“McGinn is Virginia’s Donald Trump: willing to use divisiveness to create fractures in her community so she can advance her own self-interests,” Parker added. “Meanwhile, Danica refused to use personal attacks and is instead running on the issues that will best improve her constituents’ lives. These attacks will backfire.”
This isn’t the first time Roem has been attacked for her gender identity. Following a debate between Roem and McGinn, the Prince William GOP tweeted that McGinn had urged voters to send “more moms” to Richmond.
The party’s official account then tweeted, during Roem’s closing statement, “Danica closes the debate claiming to be a mom. Is there a new definition for that term as well?”
Roem, who has spoken openly about being a stepmother on the campaign trial, tweeted in response: “Either @PWCGOP is blatantly transphobic or they don’t recognize step-moms as moms.” She called on supporters to help her raise $10,000 in response, adding: “Bless their bigoted hearts, I eat transphobia for breakfast.”
Virginia Del. Danica Roem, the nation's first openly transgender state legislator, perfectly responded to a troll by using his anti-trans hate to raise funds for her reelection campaign.
Someone by the name of Joe messaged the Manassas, Va., lawmaker to tell her, "No such thing as trans gender . Only delusional people with mental disorders."
Rather than ignore the troll, Roem instead opted to use his hatred against him.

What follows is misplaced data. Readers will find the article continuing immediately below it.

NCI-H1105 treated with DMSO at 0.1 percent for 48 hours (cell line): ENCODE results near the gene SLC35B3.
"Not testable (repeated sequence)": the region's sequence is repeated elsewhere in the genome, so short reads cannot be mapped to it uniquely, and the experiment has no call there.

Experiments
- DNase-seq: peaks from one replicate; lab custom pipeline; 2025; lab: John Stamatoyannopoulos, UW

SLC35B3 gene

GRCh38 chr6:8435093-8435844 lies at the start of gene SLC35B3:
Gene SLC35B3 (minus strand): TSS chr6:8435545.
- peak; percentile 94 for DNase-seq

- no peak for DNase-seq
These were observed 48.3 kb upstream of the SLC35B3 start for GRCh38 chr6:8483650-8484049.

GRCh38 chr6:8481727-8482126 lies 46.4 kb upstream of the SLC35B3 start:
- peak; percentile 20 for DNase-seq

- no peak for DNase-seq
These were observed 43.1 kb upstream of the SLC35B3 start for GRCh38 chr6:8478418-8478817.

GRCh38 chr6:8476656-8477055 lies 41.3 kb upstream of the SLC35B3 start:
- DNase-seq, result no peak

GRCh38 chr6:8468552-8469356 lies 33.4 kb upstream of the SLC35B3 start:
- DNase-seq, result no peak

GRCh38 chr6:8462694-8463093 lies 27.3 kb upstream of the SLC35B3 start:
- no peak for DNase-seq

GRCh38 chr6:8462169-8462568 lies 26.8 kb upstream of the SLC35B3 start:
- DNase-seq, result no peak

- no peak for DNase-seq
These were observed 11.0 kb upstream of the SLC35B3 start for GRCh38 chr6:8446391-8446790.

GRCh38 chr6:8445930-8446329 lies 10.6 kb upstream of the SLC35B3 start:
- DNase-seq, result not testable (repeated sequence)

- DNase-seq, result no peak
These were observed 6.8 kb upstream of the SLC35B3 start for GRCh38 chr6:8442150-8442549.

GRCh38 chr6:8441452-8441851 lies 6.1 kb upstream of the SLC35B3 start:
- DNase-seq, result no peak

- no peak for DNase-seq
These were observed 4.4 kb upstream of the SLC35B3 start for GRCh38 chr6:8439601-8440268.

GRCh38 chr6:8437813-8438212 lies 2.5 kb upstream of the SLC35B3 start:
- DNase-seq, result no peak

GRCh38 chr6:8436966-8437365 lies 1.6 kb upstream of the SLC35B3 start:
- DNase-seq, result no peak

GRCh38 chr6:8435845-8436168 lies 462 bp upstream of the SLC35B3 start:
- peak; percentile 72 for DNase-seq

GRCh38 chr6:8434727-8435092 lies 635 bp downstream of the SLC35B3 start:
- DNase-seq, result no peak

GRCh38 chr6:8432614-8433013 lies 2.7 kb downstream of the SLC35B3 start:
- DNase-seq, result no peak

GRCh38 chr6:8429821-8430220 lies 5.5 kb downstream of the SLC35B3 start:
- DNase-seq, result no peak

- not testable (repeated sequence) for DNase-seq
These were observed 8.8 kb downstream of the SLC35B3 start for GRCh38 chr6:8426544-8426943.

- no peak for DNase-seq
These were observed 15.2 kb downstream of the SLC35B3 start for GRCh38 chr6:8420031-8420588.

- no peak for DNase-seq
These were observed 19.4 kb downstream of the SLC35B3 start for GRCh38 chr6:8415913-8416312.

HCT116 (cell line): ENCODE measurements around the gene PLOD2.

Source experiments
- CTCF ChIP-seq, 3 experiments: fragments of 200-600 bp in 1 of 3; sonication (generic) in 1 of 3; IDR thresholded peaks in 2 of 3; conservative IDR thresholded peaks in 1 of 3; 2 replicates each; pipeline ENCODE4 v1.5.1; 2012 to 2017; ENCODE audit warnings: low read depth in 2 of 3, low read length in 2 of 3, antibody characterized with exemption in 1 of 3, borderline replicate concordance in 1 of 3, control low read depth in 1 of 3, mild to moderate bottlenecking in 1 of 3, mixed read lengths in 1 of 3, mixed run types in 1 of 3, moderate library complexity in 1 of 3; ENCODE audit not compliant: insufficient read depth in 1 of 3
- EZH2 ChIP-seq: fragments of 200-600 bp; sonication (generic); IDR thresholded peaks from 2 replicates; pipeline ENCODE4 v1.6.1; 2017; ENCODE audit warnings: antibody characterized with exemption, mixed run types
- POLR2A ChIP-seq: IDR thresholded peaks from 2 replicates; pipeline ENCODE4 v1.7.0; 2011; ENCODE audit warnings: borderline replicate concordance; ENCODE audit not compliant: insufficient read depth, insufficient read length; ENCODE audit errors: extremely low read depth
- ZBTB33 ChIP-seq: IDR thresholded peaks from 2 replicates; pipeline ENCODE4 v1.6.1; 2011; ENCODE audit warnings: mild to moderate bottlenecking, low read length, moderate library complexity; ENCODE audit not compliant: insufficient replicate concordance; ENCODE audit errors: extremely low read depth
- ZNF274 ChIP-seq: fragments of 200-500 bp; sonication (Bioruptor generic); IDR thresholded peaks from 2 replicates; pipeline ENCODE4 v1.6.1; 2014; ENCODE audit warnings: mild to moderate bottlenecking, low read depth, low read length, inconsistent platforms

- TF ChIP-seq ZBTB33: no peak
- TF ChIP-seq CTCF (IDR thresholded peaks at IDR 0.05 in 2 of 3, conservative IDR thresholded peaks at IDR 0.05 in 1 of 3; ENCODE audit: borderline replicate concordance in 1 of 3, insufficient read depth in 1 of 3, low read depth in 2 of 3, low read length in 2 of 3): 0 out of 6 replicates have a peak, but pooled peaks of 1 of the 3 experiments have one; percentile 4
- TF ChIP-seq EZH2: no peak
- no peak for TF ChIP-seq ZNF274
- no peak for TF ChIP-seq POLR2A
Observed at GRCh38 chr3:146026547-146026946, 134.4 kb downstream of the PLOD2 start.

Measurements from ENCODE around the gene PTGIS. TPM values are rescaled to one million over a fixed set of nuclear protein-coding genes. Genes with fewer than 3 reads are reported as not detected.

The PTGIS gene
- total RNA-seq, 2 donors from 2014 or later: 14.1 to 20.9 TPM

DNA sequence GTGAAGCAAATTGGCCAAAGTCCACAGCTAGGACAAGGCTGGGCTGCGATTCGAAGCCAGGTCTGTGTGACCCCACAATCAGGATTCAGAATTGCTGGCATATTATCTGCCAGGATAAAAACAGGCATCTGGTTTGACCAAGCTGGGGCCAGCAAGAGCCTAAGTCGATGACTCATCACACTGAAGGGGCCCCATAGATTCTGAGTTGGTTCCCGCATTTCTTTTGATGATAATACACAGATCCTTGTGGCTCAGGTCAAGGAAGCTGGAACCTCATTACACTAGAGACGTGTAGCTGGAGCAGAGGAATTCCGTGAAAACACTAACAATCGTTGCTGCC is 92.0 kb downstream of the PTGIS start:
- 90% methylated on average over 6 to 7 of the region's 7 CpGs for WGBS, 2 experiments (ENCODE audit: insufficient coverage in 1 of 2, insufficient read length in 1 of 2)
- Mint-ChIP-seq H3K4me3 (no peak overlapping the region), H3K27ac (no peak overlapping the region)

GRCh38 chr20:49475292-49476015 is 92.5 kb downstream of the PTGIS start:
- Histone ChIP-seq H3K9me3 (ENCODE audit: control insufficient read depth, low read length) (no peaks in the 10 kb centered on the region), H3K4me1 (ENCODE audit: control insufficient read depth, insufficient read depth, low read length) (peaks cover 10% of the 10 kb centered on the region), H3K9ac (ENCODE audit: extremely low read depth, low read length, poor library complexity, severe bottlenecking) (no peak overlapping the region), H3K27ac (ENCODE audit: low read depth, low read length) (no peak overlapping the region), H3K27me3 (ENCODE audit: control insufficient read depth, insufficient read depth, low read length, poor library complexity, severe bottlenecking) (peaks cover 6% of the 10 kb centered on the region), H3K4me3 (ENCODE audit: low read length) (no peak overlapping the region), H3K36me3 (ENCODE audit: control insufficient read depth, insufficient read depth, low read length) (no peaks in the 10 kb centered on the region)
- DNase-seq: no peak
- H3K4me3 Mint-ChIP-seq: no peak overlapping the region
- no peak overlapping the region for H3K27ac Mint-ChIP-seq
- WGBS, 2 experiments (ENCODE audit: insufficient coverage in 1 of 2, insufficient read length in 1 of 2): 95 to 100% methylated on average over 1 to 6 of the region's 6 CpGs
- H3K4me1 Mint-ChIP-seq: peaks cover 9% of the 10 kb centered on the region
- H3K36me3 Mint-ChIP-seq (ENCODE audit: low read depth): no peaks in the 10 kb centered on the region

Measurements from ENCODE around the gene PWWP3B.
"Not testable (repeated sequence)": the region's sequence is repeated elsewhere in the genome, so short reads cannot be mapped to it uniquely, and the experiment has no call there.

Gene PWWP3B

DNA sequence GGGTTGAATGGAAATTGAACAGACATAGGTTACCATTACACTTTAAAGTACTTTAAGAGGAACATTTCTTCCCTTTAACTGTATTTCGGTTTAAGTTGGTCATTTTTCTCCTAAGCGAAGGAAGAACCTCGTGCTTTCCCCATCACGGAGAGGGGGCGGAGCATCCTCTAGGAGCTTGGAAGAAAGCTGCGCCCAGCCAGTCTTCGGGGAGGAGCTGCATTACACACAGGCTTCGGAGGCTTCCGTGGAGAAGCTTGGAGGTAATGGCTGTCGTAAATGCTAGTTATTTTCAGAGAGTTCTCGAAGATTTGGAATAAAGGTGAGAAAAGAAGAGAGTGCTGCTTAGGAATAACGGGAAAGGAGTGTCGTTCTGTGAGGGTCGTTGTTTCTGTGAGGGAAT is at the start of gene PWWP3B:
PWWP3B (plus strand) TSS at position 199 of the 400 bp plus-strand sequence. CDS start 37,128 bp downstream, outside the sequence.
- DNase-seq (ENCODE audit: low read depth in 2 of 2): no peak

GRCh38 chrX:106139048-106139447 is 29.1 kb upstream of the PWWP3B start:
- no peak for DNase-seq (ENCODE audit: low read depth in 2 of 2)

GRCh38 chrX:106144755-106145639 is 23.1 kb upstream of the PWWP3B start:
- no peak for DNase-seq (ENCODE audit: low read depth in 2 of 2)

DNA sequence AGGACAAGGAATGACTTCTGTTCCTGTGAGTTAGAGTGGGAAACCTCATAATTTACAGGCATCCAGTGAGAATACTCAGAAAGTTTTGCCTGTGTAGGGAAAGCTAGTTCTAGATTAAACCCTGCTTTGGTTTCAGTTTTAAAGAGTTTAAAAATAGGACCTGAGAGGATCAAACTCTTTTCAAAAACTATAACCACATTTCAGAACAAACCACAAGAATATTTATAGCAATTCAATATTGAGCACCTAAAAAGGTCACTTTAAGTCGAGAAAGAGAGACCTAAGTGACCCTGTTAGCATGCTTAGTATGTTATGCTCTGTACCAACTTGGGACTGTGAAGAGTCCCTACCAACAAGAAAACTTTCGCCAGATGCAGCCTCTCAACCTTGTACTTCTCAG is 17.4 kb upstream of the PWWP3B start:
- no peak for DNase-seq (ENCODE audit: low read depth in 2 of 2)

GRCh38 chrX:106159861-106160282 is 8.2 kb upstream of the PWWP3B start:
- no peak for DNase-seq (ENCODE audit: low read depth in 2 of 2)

"Dear Joe," Roem replied, "Thank you so much for your message -- not for the message itself but for your decision to send it to me because I'm going to screenshot our conversation thread here, post it to my Twitter page and use it to raise money for my re-election campaign."
Eduardo Leite, the governor of the southern Brazilian state of Rio Grande do Sul, and a potentially high-profile challenger to Brazilian President Jair Bolsonaro, has come out as gay.
Leite, 36, from the center-right Brazilian Social Democratic Party, made the announcement during an interview with Brazil's top broadcaster, TV Globo, last Thursday.
"I'm gay -- and I'm a governor who is gay rather than a gay governor," Leite said in the interview. "Just as Obama in the United States wasn't a Black president, but a president who was Black. And I'm proud of this."
Leite's announcement is a significant development in a country that has become infamous internationally for its homophobia and violence directed against members of the LGBTQ community.
Thousands protested outside Hungary's national parliament in Budapest on Monday, decrying legislation that bans discussions or depictions of homosexuality or gender transition in schools and in the media.
Prime Minister Viktor Orban, a right-wing populist, has ramped up political attacks targeting the LGBTQ community -- as well as immigrants and other ethnic groups -- ahead of the 2022 elections next year, in hope that an appeal on culturally divisive issues will help his Fidesz party stay in power.
Fidesz has claimed that LGBTQ activists and others are attempting to corrupt minors, employing homophobic tropes about gay men, in particular, as predators whose influence can potentially harm the "physical, mental, and moral development."